Microplastics used in food packaging and paint have been found for the first time in the human heart.
Les particles, which are less than five millimeters in length, are discharged into the air, water, and food around us by single-use plastics such as bottles and food packaging.
There were microplastics in all blood samples and heart tissue. There is speculation that they were inhaled or consumed. Plastics can adhere to the outer membrane of red blood cells in the circulation, which may impair their ability to transport oxygen.
Infertility issues have also been linked to the development of cancer, cardiovascular disease, and dementia. Plastic particulates cannot be broken down by the body’s cells, leading to significant inflammation.
According to a recent study, the average individual inhales enough microplastics to fill a credit card every week. After surgery, the blood samples of the study participants contained a greater variety of smaller plastic particles, suggesting that some microplastics were introduced into the body.
Five types of heart tissue contained nine forms of plastic. Using laser and infrared imaging, tens to thousands of microplastic particles were discovered, but the quantities varied between patients.
Implications for Medical Procedures and Human Health
Researchers discovered microscopic particles of poly(methyl methacrylate), a plastic commonly used as a shatter-resistant alternative to glass, in three separate areas of the heart, which ‘cannot be attributed to accidental exposure during surgery’, as stated by the researchers.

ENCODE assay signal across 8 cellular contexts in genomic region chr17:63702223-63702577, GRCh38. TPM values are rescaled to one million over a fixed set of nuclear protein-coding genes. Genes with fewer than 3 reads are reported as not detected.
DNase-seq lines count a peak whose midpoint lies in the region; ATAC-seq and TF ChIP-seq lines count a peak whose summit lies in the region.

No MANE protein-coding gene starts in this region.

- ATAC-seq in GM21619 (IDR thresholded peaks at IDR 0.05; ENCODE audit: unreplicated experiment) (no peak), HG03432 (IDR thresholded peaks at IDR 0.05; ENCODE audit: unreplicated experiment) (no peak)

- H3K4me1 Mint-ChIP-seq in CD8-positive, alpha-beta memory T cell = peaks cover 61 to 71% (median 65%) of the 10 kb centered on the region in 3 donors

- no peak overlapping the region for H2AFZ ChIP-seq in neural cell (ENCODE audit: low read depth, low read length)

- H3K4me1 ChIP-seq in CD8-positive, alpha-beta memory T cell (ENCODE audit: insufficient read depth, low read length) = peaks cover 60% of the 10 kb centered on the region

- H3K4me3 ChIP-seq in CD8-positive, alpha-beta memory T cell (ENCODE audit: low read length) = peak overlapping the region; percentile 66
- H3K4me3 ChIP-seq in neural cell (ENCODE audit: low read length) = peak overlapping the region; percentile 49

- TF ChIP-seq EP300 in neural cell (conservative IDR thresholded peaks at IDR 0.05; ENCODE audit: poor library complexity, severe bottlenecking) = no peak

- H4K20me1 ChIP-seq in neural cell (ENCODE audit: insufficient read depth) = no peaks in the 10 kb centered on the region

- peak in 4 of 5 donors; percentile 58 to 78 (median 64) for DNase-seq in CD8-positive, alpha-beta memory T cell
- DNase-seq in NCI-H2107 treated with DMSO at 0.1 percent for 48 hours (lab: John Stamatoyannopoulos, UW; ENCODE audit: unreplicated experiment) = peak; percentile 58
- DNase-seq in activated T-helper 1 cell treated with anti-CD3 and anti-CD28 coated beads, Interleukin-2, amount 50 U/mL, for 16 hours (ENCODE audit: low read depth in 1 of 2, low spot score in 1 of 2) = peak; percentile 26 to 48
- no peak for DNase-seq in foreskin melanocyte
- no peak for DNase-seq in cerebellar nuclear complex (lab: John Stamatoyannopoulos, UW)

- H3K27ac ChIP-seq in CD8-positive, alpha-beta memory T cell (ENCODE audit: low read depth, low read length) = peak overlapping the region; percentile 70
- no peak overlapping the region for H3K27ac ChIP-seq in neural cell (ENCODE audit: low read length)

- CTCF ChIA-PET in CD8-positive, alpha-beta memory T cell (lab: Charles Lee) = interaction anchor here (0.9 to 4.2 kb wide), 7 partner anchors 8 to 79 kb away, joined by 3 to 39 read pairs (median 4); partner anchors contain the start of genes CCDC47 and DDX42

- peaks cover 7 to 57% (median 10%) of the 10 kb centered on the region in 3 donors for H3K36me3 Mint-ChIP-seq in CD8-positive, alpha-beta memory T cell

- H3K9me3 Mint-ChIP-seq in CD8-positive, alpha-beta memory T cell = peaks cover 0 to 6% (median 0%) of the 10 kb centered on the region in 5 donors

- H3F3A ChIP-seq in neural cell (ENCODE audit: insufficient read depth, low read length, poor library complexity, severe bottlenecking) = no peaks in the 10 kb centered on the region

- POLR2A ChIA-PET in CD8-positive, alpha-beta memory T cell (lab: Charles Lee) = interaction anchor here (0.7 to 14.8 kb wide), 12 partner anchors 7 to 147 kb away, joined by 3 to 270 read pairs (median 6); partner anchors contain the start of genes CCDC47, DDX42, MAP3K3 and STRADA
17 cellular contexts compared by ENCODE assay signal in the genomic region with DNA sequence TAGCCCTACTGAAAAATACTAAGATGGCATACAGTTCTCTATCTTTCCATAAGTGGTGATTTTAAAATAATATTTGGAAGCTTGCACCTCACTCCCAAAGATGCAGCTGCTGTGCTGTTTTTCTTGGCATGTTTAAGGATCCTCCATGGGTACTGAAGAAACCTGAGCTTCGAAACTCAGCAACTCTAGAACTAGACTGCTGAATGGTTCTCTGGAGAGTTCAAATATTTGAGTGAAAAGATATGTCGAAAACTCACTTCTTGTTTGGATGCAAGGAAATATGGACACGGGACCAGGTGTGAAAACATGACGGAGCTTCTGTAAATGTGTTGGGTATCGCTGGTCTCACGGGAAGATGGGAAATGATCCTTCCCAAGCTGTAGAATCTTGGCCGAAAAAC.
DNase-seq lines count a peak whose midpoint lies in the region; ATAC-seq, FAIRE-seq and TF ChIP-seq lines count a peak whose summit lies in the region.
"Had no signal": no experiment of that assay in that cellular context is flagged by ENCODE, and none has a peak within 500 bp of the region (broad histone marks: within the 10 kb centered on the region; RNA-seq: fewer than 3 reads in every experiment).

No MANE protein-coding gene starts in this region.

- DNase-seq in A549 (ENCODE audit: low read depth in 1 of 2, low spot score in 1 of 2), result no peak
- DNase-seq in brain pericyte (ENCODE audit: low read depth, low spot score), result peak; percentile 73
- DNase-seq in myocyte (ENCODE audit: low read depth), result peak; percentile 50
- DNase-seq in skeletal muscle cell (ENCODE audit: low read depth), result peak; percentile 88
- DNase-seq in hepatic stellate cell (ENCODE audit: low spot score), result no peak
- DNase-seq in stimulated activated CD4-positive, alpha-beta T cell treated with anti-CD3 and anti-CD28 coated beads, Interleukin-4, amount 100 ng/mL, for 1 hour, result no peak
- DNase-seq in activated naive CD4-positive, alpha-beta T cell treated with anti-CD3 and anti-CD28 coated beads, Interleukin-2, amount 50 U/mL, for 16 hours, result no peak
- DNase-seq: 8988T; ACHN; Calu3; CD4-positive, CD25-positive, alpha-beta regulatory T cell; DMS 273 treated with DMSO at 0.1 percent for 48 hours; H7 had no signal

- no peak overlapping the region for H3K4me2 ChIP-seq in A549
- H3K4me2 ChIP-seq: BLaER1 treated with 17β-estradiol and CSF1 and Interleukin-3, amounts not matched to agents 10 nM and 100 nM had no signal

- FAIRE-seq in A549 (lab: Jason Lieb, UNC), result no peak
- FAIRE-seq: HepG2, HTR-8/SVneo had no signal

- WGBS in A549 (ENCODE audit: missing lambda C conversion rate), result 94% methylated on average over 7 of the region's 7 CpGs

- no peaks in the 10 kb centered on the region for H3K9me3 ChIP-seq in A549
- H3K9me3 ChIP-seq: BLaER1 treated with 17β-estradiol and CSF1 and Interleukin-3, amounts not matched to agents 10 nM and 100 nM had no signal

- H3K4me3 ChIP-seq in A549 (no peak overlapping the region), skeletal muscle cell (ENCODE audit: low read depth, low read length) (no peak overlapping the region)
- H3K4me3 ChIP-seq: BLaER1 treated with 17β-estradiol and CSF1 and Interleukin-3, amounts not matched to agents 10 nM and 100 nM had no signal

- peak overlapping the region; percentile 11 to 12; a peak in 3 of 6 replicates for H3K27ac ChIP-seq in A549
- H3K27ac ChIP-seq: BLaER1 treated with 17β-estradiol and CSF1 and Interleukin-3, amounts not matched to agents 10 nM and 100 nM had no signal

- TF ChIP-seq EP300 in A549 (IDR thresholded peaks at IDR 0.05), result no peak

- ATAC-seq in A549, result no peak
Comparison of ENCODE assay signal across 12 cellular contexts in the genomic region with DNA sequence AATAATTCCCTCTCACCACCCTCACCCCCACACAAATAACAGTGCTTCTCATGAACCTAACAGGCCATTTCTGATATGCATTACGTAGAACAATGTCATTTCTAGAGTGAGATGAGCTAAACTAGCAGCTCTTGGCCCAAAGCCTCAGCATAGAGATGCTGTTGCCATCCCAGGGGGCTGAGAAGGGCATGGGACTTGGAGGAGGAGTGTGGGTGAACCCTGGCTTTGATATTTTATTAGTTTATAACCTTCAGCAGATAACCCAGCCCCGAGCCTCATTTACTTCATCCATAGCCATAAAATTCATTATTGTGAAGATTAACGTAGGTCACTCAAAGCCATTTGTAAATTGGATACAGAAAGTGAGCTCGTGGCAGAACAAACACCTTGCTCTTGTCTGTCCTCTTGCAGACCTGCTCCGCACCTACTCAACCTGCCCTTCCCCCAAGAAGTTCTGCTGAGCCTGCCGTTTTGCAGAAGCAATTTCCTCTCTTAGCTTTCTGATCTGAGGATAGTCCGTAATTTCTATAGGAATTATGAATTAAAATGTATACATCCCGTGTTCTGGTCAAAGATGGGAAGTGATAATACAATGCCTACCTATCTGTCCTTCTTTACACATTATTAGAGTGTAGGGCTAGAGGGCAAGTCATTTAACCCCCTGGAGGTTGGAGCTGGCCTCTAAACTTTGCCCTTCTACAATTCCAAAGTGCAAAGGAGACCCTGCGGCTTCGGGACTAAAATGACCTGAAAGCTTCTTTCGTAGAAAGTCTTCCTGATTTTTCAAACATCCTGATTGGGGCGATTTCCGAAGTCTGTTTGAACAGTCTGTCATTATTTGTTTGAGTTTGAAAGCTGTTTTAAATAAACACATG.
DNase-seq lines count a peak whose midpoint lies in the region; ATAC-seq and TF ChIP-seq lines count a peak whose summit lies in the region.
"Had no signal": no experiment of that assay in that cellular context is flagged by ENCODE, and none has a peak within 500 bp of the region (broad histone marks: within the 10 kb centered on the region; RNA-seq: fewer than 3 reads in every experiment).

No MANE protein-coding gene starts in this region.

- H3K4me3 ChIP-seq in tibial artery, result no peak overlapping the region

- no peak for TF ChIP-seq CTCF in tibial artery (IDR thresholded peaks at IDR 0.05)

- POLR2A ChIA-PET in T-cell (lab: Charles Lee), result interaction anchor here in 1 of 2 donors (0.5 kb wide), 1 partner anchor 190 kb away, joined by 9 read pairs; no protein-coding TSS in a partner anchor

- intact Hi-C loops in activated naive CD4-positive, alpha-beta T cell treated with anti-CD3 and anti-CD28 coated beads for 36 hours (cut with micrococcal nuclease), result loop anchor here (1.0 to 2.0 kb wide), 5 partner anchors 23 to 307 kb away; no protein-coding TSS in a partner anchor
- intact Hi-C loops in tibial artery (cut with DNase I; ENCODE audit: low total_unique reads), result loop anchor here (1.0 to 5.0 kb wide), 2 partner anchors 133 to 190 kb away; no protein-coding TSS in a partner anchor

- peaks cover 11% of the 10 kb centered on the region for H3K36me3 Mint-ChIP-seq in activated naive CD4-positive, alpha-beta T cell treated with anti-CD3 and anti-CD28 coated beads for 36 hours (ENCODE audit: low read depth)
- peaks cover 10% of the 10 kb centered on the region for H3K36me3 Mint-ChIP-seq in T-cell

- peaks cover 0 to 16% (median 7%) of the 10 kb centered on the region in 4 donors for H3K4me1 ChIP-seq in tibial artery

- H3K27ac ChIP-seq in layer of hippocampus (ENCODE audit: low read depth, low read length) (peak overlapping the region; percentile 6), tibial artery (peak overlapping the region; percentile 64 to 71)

Polyethylene terephthalate, which is used in clothing and food containers, and polyvinyl chloride (PVC), which is widely used in window frames, drainage pipelines, paint, and more, were also discovered.
In addition, their research, which was published in the journal Environmental Science & Technology, indicates that invasive medical procedures, such as heart surgery, are a neglected entry point for plastics into the body.
Microplastics have been discovered in some of the world’s most desolate regions, including the Alps, Antarctica, and the ‘death zone’ of Mount Everest.
Scientists have previously discovered microplastics in the lungs, nerves, and blood of living and deceased humans, but it is still debatable how much plastic enters our bodies.
The particles can infiltrate the body via the mouth, nose, and other openings. There are concerns they may result in perilously underweight newborns.